not another scalping thread......!

Discussion in 'Strategy Development' started by FredBloggs, Sep 17, 2005.

  1. FredBloggs

    FredBloggs Guest

    why the fascination??

    why does everyone talk about scalping all the damn time??

    i can understand the interest if a trader is sitting in a top prop or arcade, but whats everyone elses excuse, unless they have super low rock bottom costs and the right tools.

    my theory is that you get a bunch of day traders who arent doing so well with the trend following gig, so they try to swing trade intraday. the moves are smaller, so must be easier to catch right? they then fail at that - so the mission for easy money :)confused: ) moves to scalping for a few ticks. after all, as all the trades our trader made, he sees that had he got out earlier, he would be cash positive.

    am i right? is this why they tried scalping?

    or is it this reason.....

    everyone wants to think they are a pro right? we want to be just like those guys in the media - in a frantic mad mania making loads of money - because lets face it, unless youre looking real busy and busting a sweat, you will never be successful right? (WRONG!!) also, thats what the pros in the banks do - you know the market makers. they only play for a tick or 5c, and they all make stacks right? (WRONG AGAIN!!) so thats what i must do. i kind of call this the 9-5 fallacy - that we must work real hard and long hours to make money and be a success because thats what we are taught at school, and what are parents told us. so if we are very active and trading in and out all day (aka scalping), we satisfy our need to be 'busy' just like the pros

    as usual, what is required to be a success in this business in the direct opposite of what intuition in 'normal' life dictates.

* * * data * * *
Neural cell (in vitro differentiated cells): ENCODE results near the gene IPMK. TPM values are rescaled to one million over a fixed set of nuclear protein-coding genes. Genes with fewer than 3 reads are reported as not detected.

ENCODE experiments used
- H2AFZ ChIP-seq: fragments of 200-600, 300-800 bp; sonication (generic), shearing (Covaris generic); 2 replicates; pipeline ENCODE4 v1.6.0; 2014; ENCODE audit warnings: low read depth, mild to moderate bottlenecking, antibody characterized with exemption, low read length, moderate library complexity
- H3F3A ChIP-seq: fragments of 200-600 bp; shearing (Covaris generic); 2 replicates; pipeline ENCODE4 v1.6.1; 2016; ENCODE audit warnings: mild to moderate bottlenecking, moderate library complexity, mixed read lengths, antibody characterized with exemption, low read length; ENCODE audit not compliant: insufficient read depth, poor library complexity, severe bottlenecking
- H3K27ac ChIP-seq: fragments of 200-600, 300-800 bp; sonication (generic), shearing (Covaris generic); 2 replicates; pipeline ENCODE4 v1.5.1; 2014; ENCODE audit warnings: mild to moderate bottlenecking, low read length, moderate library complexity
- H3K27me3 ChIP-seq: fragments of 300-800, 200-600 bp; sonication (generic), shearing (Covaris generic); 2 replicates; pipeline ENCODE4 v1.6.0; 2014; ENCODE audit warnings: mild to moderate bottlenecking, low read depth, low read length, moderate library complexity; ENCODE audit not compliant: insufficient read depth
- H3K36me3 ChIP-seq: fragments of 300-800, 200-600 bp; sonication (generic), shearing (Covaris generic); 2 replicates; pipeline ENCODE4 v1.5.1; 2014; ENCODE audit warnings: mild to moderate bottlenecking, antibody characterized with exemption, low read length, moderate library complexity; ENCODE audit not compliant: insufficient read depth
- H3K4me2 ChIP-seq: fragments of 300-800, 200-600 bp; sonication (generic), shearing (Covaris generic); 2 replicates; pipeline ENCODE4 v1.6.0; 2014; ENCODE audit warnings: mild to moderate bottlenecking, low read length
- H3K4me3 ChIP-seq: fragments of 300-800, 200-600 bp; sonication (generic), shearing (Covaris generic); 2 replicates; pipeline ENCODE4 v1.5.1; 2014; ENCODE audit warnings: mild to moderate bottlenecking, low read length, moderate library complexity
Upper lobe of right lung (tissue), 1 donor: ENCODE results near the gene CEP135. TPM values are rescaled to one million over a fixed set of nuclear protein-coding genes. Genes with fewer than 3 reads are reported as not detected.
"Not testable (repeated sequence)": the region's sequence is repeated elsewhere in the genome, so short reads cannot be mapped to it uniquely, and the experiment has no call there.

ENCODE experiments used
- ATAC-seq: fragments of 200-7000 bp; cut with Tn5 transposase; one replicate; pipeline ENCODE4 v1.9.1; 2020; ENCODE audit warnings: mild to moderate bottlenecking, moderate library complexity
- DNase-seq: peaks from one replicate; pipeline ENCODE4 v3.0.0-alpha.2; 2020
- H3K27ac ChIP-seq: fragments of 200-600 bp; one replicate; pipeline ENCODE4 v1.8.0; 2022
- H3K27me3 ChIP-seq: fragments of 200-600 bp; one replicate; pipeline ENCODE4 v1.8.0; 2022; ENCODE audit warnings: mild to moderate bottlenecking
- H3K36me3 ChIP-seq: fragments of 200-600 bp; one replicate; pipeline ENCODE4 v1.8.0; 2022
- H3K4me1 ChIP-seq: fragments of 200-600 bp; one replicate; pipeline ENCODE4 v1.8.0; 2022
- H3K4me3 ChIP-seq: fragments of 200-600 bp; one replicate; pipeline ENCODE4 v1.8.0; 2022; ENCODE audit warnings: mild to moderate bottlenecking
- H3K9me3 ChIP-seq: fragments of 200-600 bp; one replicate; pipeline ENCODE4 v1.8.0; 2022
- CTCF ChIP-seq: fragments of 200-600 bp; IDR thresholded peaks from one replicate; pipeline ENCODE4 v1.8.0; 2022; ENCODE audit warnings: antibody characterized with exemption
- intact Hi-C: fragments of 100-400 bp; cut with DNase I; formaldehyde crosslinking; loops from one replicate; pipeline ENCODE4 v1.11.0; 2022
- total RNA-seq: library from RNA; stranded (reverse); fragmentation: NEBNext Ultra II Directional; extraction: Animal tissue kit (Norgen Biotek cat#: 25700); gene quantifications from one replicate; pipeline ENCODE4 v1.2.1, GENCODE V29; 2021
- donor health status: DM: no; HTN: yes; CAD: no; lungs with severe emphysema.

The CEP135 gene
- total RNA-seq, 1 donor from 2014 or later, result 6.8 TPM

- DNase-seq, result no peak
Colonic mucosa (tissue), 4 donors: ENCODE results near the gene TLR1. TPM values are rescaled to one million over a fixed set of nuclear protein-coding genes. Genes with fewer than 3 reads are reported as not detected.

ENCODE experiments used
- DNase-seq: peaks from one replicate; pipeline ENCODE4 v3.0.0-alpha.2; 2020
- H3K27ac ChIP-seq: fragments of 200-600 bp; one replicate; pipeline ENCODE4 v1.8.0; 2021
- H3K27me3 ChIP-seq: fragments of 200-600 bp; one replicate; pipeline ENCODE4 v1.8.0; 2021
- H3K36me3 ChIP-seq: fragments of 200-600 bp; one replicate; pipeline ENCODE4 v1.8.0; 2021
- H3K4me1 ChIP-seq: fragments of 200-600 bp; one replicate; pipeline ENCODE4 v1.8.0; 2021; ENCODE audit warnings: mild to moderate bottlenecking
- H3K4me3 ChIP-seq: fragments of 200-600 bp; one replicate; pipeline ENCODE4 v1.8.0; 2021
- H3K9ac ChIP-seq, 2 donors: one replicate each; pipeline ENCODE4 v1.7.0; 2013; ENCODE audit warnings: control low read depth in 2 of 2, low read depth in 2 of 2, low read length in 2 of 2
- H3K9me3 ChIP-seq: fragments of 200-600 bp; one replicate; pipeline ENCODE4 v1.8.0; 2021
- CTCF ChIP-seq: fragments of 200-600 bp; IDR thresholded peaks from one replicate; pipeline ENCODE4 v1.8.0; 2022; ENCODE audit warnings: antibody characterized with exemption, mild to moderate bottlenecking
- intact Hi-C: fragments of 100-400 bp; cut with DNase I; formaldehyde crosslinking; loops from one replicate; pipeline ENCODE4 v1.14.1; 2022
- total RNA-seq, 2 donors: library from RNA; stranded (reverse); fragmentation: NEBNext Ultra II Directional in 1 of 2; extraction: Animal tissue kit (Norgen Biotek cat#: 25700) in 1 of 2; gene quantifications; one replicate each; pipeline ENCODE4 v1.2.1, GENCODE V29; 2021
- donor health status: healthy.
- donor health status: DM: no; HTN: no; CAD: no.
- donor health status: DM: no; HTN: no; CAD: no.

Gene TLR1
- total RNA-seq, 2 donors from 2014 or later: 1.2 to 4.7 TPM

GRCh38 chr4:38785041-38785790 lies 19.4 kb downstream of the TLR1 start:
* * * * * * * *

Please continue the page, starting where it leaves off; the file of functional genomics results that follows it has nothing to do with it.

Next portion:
im not saying trading is easy, or that there isnt a lot of work to be done to achieve success, but it just aint in the areas we think at first.

    im not dissing scalping either - or those who do it with the right approach

    i just dont get the fascination amongst the retail crowd. please enlighten me...
     
  2. milan47

    milan47

    I am certainly not a well seasoned and well trained trader. However, if you are trading for living your objective is income. No, money is not everything, but it is easier to enjoy oxygen, if you have some.

    Each and every system of trading has its own path to success. So does scalping. It takes a long time to learn it and it can be pretty rewarding.
    There are no shortcuts and long hours in front of the monitors will bring results.

    It certainly beats the traffic and crappy corporate world. And here is the most important thing: I enjoy it.
     
  3. Fred,

    Just curious. Given your views, what is your typical time horizon and trading frequency?
     
  4. true scalping is flipping immediately and playing the spread. this is why decimals killed that "game".

    the professionals that you think of, like the mm and spec, they work for someone else. mm work orders and spec maintains an orderly market.